Amy Forliti et al., Associated Press, February 24, 2022
Three former Minneapolis police officers have been convicted of violating George Floyd’s civil rights.
Tou Thao, J. Alexander Kueng and Thomas Lane were charged with depriving Floyd of his right to medical care when Officer Derek Chauvin pressed his knee into Floyd’s neck for 9 1/2 minutes as the 46-year-old Black man was handcuffed and facedown on the street on May 25, 2020.
Thao and Lane were also charged with failing to intervene to stop Chauvin.
The videotaped killing sparked protests in Minneapolis that spread around the globe as part of reckoning over racial injustice. Chauvin was convicted of murder last year in state court and pleaded guilty in December in the federal case.
Kueng knelt on Floyd’s back, Lane held his legs and Thao kept bystanders back.
Kueng and Lane both said they deferred to Chauvin as the senior officer at the scene. Thao testified that he relied on the other officers to care for Floyd’s medical needs as his attention was elsewhere.
Conviction of a federal civil rights violation that results in death is punishable by life in prison or even death, but such sentences are extremely rare.
Prosecutors told jurors during closing arguments that the three officers “chose to do nothing” as Chauvin squeezed the life out of the 46-year-old Black man. Defense attorneys countered that the officers were too inexperienced, weren’t trained properly and did not willfully violate Floyd’s rights.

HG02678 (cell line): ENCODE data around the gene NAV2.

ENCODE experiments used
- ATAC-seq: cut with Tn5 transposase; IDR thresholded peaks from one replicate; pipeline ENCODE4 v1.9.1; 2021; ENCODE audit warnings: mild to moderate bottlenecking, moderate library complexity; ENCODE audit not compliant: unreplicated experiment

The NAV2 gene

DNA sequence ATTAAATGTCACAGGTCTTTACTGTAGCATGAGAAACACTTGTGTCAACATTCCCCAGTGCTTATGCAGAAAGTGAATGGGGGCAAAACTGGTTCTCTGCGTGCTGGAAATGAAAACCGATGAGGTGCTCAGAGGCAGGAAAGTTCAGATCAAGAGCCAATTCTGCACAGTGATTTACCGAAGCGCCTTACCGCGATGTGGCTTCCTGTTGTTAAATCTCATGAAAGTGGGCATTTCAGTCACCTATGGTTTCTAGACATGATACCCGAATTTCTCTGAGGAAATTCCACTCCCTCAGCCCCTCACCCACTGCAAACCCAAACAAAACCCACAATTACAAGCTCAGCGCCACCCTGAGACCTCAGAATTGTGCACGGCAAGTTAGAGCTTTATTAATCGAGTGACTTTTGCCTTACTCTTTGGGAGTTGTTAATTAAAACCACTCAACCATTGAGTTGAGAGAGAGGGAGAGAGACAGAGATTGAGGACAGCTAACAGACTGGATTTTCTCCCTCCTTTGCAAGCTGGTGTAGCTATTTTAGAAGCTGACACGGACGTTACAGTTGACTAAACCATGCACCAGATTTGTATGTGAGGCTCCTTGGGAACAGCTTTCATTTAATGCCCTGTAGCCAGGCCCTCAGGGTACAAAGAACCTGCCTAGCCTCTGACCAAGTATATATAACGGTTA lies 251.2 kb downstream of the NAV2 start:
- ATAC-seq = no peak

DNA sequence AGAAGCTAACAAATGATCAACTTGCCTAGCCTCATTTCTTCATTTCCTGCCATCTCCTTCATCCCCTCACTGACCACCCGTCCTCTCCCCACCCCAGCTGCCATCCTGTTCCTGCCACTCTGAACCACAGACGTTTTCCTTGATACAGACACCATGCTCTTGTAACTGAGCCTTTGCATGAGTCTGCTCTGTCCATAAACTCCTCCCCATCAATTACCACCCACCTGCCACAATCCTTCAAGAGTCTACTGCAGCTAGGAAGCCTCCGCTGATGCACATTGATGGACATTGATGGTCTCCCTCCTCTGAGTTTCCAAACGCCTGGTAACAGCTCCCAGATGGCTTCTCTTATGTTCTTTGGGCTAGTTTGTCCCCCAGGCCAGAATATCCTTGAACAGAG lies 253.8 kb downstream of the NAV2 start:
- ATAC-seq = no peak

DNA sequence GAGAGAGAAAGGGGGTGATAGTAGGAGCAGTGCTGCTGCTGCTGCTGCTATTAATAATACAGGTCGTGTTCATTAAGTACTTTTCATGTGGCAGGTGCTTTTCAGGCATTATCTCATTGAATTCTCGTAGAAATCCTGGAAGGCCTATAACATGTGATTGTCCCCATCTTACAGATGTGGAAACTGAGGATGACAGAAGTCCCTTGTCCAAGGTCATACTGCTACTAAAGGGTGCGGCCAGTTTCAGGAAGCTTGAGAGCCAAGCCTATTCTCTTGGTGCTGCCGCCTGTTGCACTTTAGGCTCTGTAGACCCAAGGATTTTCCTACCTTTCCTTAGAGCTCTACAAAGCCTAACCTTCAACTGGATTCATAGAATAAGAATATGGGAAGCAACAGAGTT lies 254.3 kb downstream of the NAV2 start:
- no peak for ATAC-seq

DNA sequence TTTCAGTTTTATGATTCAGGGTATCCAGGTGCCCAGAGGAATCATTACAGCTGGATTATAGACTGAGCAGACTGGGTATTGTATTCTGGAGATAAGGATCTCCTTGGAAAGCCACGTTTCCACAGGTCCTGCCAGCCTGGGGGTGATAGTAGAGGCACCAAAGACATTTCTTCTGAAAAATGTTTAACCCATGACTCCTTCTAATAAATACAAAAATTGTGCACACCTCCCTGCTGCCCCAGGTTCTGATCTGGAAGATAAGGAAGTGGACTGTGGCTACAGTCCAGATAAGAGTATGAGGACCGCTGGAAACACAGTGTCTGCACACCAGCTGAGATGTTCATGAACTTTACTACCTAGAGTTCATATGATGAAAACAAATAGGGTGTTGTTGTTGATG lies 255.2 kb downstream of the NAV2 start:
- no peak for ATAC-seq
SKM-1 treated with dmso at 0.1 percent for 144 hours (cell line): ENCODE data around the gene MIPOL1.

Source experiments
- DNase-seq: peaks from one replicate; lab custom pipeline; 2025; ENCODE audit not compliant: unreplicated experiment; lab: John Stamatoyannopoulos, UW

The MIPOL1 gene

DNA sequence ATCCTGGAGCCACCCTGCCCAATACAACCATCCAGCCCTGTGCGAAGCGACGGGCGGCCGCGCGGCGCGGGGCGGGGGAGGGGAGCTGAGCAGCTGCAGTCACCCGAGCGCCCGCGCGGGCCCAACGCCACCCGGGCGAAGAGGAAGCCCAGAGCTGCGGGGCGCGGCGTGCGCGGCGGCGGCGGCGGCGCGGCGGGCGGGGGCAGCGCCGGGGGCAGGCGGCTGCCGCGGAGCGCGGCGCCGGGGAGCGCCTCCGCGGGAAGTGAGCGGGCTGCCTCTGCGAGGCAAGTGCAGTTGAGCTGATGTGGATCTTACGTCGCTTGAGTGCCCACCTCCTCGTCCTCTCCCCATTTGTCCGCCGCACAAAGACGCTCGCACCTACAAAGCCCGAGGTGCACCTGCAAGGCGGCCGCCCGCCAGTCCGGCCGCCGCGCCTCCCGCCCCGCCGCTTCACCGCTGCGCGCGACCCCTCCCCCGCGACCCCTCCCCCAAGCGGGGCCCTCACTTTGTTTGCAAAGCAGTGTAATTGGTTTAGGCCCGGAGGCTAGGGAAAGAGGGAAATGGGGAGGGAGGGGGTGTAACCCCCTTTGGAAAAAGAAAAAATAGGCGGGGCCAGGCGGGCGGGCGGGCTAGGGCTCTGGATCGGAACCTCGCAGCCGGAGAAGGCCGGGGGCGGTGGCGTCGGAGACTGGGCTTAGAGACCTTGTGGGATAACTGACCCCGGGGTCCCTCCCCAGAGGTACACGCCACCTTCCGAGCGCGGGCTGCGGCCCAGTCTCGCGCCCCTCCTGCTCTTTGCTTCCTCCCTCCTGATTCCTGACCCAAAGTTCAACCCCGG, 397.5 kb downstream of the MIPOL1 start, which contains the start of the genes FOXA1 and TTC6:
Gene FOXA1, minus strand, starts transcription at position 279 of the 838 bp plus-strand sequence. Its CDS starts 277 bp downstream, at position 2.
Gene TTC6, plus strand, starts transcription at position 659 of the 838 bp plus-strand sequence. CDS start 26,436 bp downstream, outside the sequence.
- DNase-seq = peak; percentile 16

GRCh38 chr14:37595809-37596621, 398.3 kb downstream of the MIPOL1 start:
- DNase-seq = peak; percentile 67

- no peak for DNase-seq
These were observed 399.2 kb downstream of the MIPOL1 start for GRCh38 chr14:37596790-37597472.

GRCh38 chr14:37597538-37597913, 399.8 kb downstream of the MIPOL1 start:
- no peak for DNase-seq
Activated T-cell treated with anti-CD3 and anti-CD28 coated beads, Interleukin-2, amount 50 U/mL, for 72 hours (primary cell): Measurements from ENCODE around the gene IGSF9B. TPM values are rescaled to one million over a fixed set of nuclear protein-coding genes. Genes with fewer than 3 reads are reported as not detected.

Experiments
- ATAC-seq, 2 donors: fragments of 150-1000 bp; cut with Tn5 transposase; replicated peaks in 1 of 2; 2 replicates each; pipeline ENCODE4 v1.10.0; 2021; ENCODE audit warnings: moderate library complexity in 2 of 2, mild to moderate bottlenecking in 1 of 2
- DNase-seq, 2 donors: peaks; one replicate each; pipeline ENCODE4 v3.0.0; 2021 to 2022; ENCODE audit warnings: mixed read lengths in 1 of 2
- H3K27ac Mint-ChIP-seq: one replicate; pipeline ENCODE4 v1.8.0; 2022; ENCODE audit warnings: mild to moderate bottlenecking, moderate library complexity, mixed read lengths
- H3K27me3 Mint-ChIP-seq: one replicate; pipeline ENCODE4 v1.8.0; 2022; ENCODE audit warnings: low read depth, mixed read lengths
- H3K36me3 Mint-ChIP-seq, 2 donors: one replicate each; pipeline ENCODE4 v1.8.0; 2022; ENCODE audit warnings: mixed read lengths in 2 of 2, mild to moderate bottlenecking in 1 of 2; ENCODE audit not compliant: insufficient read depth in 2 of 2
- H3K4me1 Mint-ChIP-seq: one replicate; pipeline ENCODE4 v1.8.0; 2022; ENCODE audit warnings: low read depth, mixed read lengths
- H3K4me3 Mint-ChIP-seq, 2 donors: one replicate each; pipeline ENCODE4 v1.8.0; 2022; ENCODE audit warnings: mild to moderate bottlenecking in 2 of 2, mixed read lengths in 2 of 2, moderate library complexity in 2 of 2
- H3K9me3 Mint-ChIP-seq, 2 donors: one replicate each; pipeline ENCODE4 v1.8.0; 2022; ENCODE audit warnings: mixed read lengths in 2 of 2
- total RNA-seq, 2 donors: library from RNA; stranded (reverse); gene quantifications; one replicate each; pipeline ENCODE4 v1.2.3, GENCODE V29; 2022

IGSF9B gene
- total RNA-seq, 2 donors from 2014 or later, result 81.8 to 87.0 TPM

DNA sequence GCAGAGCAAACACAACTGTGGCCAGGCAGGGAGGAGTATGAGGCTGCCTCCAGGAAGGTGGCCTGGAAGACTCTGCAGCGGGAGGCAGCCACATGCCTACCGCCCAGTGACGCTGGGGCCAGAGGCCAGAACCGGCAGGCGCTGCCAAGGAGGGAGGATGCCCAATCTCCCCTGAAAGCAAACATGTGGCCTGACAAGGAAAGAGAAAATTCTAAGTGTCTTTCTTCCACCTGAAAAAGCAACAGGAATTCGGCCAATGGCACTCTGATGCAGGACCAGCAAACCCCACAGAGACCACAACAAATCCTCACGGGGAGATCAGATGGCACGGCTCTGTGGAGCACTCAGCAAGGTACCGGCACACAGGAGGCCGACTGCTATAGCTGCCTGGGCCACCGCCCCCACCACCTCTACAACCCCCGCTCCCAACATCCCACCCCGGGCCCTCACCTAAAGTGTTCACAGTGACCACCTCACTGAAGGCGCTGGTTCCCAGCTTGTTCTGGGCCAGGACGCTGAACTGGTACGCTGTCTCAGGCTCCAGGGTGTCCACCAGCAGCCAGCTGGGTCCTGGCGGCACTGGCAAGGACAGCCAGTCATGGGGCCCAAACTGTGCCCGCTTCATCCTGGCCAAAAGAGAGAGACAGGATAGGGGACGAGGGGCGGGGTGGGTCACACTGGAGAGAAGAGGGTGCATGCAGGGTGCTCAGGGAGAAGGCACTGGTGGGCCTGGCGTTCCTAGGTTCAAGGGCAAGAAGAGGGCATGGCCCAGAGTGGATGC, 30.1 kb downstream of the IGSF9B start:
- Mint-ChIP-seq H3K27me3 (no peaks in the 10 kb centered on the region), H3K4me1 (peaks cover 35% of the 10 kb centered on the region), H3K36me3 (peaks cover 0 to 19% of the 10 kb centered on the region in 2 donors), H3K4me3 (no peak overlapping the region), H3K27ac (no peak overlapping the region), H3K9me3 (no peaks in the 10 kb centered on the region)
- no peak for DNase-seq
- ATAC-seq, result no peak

A handful of protesters stood outside the courthouse Thursday morning holding large signs, including one mocking the officers that said, “If I only had a brain, a heart, the nerve.” It was decorated with pictures of the Scarecrow, Tin Man and Cowardly Lion from “The Wizard of Oz.”
All 12 members of the jury — eight women and four men — appear to be white, although the court has not released demographics such as race or age. A woman who appeared to be of Asian descent was excused Tuesday from the panel without explanation; a man who appears to be of Asian descent remains as an alternate if one of the current 12 cannot continue.
Lane is white, Kueng is Black and Thao is Hmong American.
Lane, Kueng and Thao also face a separate trial in June on state charges alleging that they aided and abetted murder and manslaughter.